Led by the rivers
Blog Stories - People Called Shillong
Two inseparable celestial sisters decided to descend to earth from the heavens. Somewhere in the journey one of the sisters lost her way while the other reached the earth, she was filled with anguish. She cried inconsolably for her missing sister and her tears ran like a river – the Umiam River. Umiam translates to ‘water of her eyes’. The Umiam River was dammed to create a reservoir near Shillong, known as the Umiam Lake but colloquially called as ‘Barapani’. Barapani is Hindi for ‘big waters’. Located near the Shillong-Guwahati Highway, the river’s poetic name and annotations are a metaphor for the plight of the ecological concerns that shroud Shillong.
Naba Bhattacharjee, a Shillong resident and environmentalist was posted in Arunachal Pradesh when he came face-to-face with the state of the Umiam Lake. The Umiam Lake has been a part of Naba Bhattacharjee’s journey through life, literally and metaphorically. “Once while home from Arunachal, I had stopped on the way at Barapani Lake on the Shillong-Guwahati highway. There was an old road where we hiked, picnicked in our school days. As kids we could see our reflections clearly.” But the clear pristine water was no longer there. It was black with soot, dust, grime and lubricant, garbage and plastic bottles rolling in the slimy waters.
“I thought if I continued to accept the status quo, the day I grew old and came back for good, there would be very little that I could contribute to – to something that is so close to my heart.” It set into action, a domino effect. Rather, a reverse domino effect that addressed, environmental concerns to sociological and educational challenges that affected Shillong. “I decided to come back home. To memories of childhood, of clean streets, few cars, where in the mornings the roads lined by trees shone as if someone had washed them early before the city woke up. I resigned from service in 2005 and in 2006 I returned to Shillong. When I came back, the concrete jungles, the city and the surrounding hillsides denuded of its greenery hit me.”
The transformation from green to grey had occurred in a span of ten to fifteen years. For a year Bhattacharjee trudged across hills, catchments and villages in and around Shillong to analyse damages. He established, “The forested hills supply drinking water to entire Shillong. Seven rivers originate in the hills and feed the city. Illegal felling of trees had led to damaged catchments. I approached the Khasi Darbar, local MLA and the administration and induced them to intervene and arrest the destruction of the green cover on the hills.”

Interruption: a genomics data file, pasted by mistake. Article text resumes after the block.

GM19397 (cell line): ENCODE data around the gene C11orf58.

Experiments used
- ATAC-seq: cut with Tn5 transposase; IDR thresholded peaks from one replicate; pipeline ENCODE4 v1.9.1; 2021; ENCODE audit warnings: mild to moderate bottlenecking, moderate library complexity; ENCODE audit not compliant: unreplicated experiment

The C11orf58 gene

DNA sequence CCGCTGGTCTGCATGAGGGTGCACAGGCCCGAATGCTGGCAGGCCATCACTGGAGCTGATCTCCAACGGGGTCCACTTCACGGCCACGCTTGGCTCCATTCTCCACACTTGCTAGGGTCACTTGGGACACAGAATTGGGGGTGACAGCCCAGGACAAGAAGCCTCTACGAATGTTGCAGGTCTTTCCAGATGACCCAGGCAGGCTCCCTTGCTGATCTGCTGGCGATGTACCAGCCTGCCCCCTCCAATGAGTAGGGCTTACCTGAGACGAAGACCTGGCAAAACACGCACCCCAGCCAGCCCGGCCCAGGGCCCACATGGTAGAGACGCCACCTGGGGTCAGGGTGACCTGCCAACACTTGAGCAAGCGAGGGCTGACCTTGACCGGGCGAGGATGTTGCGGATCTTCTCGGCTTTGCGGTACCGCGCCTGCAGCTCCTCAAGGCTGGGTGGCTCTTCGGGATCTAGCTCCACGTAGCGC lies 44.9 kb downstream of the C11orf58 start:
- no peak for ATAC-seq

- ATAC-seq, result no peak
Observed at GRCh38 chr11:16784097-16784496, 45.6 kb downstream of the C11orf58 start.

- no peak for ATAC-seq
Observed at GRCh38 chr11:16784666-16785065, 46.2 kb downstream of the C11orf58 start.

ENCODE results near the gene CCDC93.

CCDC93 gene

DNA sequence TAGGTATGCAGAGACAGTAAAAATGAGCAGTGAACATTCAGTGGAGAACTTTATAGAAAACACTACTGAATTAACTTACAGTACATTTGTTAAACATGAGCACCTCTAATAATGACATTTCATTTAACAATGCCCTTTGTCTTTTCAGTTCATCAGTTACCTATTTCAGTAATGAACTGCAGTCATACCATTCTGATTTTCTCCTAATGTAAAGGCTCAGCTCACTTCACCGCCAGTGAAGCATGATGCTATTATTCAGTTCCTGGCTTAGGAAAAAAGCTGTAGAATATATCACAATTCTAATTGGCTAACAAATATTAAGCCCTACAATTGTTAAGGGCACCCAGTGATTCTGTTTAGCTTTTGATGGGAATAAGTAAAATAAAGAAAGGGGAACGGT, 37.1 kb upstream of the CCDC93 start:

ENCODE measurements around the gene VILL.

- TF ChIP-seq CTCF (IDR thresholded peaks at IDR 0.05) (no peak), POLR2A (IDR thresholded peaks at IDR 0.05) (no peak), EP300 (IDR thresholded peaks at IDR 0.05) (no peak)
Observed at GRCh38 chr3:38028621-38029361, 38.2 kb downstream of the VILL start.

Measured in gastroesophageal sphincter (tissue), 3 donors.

Next he addressed the faulty and unorganised sewerage disposal system in the city that had tainted the Umiam Lake, reflecting back on the rivers. Bio-medical waste and construction debris were dumped in the rivers. Many families used service latrines cleaned by manual scavengers. Everything was released into its rivers. “The city lacked an organised garbage collection system and its rivers bore the brunt of this neglect. I fought for two years with the government and filed public interest litigation. The case is under appeal in the Supreme Court of India. I appear myself. It’s my pet project.”
And again it was the river that led him to realise another drastic change. Shillong boasts of a polo ground, a golf-course among other British endowed legacies. The Umshyrpi and Wahumkhrah rivers flow through the heart of Shillong, across the polo grounds. The grounds were used for equestrian sports during the Raj. In his childhood Naba and his friends had played cricket on the British-constructed pavilion. “It was a huge open space with Assam-type architecture. Now, multi-storeyed concrete structures have mushroomed around the pavilion. The colonial architecture, the open spaces had disappeared. The lush green had gone. The place where we played cricket had gone to football. I stepped in to salvage whatever was left.”
Some 75 percent of the land was invaded by construction. Naba convinced the government to give them the remaining 25%. Or the sport would eventually die. The government obliged and granted the land for cricket. Naba Bhattacharjee started slow and small, “I started with three or four officials. We didn’t have money. We ourselves dug and levelled the ground, carried debris. We started inter-school competitions as well as a trophy in women’s cricket in my mother’s name. With the help of the late Purno Agitok Sangma, I met Sharad Pawar, Chairman of the Board of Control for Cricket in India at the time. After many tribulations, we got affiliated in 2009. We conducted some BCCI tournaments on our grounds. We got Dilip Vengsakar, Venkatash Prasad, and Sandeep Patil among others to visit and encourage our young players.”
Apart from cricket, he also tried reviving the golf course which is bisected by a vehicular road. A road passing through a golf course defies its entire purpose. “The road creates a hindrance. A golf course needs unhindered space. The fairway has to be green or you can’t play. Picnickers frequent the area. They litter, sit, run and dance on the grass. We deployed guards, but how do you stop people unless you cut off the ground completely and make it exclusive. To salvage the situation, we built water bodies, started rainwater harvesting.”
A man has only twenty-four hours in a day. Seven days in a week. Fifty-two weeks in a year. Naba attempted to reverse twenty years of ecological damage, with support, nonetheless. Shillong was his personal project, it still is..